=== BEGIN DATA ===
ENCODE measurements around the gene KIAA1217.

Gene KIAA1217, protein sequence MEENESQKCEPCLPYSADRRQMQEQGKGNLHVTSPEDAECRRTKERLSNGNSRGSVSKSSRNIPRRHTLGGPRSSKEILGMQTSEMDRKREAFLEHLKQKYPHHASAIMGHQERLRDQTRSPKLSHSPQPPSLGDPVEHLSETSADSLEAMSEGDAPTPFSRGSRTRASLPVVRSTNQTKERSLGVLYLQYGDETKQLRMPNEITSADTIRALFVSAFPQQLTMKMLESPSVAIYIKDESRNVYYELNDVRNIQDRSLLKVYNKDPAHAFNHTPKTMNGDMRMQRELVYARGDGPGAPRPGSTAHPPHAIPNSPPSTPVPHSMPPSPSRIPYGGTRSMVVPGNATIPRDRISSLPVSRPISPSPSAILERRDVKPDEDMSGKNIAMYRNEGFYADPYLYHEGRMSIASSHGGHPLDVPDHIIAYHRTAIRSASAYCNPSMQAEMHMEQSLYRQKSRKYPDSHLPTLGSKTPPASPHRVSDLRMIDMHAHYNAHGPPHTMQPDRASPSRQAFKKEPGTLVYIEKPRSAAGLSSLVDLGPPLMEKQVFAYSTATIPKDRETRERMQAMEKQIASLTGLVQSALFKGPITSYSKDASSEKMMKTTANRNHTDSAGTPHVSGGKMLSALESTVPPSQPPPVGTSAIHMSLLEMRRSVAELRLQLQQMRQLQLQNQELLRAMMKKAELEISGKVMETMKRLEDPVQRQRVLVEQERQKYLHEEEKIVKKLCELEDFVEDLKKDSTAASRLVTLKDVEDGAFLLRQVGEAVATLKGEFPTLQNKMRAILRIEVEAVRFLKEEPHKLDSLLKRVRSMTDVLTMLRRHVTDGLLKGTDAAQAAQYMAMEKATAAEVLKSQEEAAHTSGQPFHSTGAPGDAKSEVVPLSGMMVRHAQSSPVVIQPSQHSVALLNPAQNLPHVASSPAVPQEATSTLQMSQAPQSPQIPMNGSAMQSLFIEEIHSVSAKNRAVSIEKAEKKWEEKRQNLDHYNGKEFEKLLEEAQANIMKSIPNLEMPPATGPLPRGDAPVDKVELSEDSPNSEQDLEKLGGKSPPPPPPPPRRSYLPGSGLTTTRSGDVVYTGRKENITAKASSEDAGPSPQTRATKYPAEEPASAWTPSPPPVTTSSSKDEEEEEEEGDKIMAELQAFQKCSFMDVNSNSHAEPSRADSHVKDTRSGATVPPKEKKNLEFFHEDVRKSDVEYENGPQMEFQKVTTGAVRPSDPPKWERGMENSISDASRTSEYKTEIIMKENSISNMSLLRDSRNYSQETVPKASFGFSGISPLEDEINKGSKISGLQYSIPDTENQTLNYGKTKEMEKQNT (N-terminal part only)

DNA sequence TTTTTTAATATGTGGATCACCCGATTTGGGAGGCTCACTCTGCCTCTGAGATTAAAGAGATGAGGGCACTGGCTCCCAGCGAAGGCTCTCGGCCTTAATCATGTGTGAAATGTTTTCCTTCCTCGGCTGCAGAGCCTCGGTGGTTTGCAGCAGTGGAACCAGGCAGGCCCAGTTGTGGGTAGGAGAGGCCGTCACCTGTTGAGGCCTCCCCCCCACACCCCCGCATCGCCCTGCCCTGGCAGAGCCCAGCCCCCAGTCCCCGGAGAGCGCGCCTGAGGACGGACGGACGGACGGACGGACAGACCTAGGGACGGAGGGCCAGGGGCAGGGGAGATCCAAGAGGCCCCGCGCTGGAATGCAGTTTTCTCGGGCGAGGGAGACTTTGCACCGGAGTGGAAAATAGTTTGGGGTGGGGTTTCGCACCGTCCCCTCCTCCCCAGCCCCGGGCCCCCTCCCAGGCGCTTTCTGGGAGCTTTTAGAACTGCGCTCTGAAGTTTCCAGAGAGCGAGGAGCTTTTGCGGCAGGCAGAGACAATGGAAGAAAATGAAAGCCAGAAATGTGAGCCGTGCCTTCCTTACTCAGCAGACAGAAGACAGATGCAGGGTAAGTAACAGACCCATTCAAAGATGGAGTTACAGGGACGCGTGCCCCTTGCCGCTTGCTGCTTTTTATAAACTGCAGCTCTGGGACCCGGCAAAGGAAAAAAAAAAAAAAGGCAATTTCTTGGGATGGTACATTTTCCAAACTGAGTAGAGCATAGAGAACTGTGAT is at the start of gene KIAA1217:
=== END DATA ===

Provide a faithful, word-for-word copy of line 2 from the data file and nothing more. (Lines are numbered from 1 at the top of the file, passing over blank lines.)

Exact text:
Gene KIAA1217, protein sequence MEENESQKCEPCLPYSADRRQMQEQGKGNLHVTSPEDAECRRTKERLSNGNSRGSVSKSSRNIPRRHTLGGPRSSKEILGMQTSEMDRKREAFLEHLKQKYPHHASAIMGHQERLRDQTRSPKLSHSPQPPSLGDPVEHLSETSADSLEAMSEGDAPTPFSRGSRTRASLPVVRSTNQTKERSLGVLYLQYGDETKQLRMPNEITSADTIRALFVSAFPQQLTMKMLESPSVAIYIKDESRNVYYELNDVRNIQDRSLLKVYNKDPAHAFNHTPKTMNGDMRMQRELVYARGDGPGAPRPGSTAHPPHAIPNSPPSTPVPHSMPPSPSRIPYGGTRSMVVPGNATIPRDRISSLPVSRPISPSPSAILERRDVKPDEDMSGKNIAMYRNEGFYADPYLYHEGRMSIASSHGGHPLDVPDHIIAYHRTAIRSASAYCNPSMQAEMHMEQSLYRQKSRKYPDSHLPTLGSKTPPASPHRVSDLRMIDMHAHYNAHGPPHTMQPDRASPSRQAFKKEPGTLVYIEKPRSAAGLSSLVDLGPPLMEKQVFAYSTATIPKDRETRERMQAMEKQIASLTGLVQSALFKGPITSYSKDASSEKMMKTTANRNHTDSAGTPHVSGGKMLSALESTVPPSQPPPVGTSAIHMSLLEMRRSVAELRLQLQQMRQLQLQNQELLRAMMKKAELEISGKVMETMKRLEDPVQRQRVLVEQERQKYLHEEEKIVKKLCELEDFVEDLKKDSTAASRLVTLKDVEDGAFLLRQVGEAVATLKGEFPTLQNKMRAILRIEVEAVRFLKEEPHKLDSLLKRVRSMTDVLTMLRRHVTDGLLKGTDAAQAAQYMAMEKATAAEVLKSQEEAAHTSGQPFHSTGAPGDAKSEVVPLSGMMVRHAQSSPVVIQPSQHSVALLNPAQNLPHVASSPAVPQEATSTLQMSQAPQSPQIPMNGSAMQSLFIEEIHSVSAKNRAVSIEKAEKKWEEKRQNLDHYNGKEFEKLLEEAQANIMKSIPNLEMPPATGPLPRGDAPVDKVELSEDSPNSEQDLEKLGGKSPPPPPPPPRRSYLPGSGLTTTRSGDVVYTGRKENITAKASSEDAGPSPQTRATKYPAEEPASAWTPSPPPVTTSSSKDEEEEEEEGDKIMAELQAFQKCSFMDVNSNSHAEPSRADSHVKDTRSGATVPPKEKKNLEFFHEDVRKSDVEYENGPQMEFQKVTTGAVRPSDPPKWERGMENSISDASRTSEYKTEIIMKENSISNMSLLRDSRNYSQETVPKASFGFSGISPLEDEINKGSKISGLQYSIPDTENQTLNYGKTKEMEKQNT (N-terminal part only)